Overview: Here’s a quick-playing card game about amassing a fortune: Grandpa Beck’s Cover Your A$$ets. There’s a good deal of luck and a whole lot of stealing, but I suppose that’s what it takes to become a millionaire, at least in this game.
Players: 2 to 6*
Ages: 8 and up
Playing Time: 30 minutes
Rating: Like some millionaires: not a lot of depth, but can be fun nonetheless.
Who Will Like It? This is one you’ll break out for your non-gamer friends and to kill some time between weightier games. Hardcore Eurogamers probably won’t care for it as much, but it plays pretty quickly so you might convince them to join in. Don’t underestimate the appeal of a simple, silly game.
Theme: Not a lot of backstory here — you want a million dollars in assets before anyone else.
110 cards, showing ten different types of assets plus Gold and Silver, the wild cards. The game box holds two poker-sized card boxes each containing half the cards, and in each box you also get a bonus card with Grandma Beck’s Cheesy Dip recipe.
The cards are simply illustrated, with engraving-style borders. Each one states the type of asset and its value. Each type of asset has a different colored border, although some of the pinks and purples can look pretty similar to each other. (But the cards themselves are easily distinguished by the text.)
Shuffle all the cards together, and deal four to each player. Flip one card over to start the discard pile, and place the rest face down as a draw pile.
On your turn, you do one of these four options:
- If you have two matching assets, or any asset and a wild card (Gold or Silver), you may play them face-up in your asset stack. You may only play one pair.
- If the top card of the discard pile matches a card from your hand, you may take it and play the pair in your asset pile.
- If you have a card that matches the top card in another player’s asset pile or a wild card, you can attempt to steal it. (More on that below.)
- You may discard a card from your hand.
After performing that action, you (and any other players who played cards during your turn) draw back up to four cards.
When you play assets to your stack, you alternate between placing them horizontally and vertically, separating the different stacks of assets. Your first pair is safe and cannot be stolen; any stacks that are covered by other stacks are also safe … until they become uncovered.
To steal a set of assets, you play a matching card (or a wild). Then the other player has a chance to defend by playing a matching card (or a wild). This continues until one player doesn’t play a card. The last player to play a card wins, taking the whole set of assets (not the whole asset stack, just the set of matching cards), adding all the cards played during the challenge, and puts it in their own asset stack. Note: wild cards are always played under a stack — you must have some other asset paired with them to play them.
Once the draw pile is exhausted and everyone has played or discarded all of their cards, the round is over and you add up all of your assets. Continue playing rounds until one person amasses at least a million dollars in assets.
(For two or three players, the hand limit goes up to five cards.)
Cover Your A$$ets is a very simple game, obviously quite luck-dependent since you only get to hold four cards at a time. There is some strategy to it, though. For instance, do you play a pair of assets from your hand, or use that pair to have two chances to steal somebody else’s assets? Do you use your wild cards to increase the value of a set, or save it as protection against stealing?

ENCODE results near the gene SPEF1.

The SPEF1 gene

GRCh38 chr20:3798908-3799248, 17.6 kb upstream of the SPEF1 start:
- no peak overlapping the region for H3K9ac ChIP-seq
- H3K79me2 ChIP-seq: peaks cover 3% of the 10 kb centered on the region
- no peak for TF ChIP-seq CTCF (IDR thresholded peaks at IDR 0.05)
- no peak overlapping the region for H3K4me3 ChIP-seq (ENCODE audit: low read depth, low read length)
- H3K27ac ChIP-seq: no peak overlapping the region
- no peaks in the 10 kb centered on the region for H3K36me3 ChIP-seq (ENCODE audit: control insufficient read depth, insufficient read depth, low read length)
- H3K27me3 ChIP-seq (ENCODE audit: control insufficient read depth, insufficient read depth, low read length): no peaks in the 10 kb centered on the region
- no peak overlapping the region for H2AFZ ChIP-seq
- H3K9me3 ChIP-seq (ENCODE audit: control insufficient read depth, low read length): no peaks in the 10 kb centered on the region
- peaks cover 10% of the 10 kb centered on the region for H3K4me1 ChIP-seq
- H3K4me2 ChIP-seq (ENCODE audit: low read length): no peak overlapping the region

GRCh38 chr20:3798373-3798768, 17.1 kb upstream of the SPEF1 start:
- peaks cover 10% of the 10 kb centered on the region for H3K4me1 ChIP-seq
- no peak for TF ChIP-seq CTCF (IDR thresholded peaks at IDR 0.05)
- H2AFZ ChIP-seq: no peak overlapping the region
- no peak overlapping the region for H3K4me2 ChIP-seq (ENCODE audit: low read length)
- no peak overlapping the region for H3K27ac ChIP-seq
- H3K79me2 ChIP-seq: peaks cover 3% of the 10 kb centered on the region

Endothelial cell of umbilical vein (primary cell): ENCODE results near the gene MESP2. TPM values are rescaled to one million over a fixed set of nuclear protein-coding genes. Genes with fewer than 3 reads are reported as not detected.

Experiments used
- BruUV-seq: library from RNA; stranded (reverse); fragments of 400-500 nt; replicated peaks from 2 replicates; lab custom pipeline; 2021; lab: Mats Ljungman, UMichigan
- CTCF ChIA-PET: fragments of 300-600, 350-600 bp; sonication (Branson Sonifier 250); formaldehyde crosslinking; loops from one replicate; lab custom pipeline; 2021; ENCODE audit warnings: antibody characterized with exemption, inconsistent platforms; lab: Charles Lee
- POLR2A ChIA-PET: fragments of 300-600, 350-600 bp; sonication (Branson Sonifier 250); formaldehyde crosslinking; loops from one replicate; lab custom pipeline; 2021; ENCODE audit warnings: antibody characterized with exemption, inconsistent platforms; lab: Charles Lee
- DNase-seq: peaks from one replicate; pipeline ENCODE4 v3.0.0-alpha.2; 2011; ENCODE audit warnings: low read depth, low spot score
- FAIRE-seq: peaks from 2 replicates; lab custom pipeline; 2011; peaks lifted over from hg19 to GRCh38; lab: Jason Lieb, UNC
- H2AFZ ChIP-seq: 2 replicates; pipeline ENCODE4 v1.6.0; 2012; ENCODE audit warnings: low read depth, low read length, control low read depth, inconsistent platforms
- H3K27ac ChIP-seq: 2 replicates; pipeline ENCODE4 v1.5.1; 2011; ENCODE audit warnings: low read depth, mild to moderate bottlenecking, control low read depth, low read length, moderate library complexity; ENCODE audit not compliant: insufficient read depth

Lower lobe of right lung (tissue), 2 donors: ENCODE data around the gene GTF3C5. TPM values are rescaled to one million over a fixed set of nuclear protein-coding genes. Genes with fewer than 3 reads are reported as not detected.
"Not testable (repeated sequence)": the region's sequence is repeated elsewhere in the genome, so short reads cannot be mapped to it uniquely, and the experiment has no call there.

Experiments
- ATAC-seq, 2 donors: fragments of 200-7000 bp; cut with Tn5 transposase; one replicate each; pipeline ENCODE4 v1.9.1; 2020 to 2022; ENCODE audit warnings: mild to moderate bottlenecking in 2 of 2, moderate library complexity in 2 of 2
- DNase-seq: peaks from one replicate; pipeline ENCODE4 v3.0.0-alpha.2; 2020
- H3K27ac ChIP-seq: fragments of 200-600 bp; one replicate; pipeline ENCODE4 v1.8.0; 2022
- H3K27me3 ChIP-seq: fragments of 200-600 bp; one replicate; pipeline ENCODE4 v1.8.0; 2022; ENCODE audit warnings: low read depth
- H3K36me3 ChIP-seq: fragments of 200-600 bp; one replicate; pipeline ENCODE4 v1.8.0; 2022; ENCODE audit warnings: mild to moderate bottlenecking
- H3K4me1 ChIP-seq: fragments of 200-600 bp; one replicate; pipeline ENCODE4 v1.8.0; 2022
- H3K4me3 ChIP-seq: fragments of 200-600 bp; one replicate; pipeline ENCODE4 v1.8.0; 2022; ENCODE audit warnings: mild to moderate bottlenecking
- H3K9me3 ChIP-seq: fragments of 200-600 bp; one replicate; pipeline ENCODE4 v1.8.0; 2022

Every time somebody tries to steal assets, whether they’re successful or not, that particular set of assets increases in value, making it a bigger target for all the other players. Then it becomes a race to cover it up before somebody else draws the right cards to steal it again. This is especially true once wild cards are thrown in — the $5,000 “Cash Under the Mattress” can suddenly balloon to over $100,000.
I’ve had terrible luck, though. In one game, nearly every pair of assets I put down was immediately stolen, and each time I tried to steal assets the other player had the same cards in their hands to defend it — so basically I was just adding value to their stack. With only four cards to chose from, the chances of having multiple copies of any particular asset aren’t extremely high, so you’re really taking your chances every time you put down a set of assets.
Because fighting over assets is a key ingredient of the game, you can’t play this with people who will take things personally. I’m not sure what sort of lesson this teaches my kids about how wealth works, but maybe at least they’ll get some practice with their addition.
Overall, Grandpa Beck’s Cover Your A$$ets is a cute pint-sized game that doesn’t take too much time or mental energy to play, but the stealing back and forth can be quite entertaining, even if you have very little control over when it happens.
Wired: Very easy to learn, quick to play, and can be very funny.
Tired: Not much strategy; teaches weird lessons about money.
*Update: The second printing of the game changed things slightly, so I’ve made corrections to the player numbers in this post. For 2 or 3 players, you use five cards each. The game handles 4 to 6 players (and is recommended for 4 to 6) with four cards each. While you can add more players by combining sets, it is also recommended just to split into multiple groups of up to 6 players each.
Disclosure: GeekDad received a review copy of this game.